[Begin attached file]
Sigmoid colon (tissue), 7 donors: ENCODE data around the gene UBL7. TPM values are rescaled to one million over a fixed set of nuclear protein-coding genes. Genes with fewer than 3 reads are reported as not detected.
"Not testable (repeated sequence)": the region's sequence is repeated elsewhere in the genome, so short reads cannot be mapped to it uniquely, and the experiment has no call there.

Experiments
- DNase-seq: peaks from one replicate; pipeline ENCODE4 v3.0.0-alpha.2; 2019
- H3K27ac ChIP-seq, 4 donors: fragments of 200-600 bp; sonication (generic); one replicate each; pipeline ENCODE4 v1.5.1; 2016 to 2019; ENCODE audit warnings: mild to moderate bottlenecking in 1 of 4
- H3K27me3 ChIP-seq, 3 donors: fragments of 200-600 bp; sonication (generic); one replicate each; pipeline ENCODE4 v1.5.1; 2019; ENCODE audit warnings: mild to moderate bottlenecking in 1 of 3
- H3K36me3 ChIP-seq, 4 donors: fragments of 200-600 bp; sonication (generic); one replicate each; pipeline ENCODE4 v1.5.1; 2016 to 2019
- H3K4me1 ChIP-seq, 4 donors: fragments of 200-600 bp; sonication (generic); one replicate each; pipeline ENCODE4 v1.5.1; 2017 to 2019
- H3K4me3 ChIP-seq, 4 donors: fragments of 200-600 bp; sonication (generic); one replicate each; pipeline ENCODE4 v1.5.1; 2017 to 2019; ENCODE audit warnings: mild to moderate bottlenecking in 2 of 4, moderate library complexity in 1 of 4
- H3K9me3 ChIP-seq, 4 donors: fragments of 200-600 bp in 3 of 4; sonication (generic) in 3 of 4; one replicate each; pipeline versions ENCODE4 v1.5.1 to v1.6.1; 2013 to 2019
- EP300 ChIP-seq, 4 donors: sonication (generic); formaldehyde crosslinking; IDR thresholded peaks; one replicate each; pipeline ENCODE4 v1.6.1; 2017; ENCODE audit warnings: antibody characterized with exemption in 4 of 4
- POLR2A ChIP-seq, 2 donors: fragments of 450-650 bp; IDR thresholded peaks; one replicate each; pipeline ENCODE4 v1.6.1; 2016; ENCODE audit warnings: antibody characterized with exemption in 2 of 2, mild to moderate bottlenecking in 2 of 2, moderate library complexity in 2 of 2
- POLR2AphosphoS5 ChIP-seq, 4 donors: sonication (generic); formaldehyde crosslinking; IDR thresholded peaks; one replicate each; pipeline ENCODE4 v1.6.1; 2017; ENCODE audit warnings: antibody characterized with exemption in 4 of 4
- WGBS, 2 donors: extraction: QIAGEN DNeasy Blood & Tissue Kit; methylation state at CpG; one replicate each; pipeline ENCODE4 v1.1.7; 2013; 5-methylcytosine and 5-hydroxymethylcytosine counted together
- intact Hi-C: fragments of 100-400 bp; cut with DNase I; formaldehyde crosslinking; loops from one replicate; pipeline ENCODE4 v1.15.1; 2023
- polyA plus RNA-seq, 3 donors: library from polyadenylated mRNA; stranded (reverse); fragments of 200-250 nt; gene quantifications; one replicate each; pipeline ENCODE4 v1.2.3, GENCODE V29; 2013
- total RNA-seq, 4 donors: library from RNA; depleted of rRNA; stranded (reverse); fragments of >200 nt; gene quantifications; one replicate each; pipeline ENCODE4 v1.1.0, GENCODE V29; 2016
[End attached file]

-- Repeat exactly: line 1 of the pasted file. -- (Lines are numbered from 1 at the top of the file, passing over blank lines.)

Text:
Sigmoid colon (tissue), 7 donors: ENCODE data around the gene UBL7. TPM values are rescaled to one million over a fixed set of nuclear protein-coding genes. Genes with fewer than 3 reads are reported as not detected.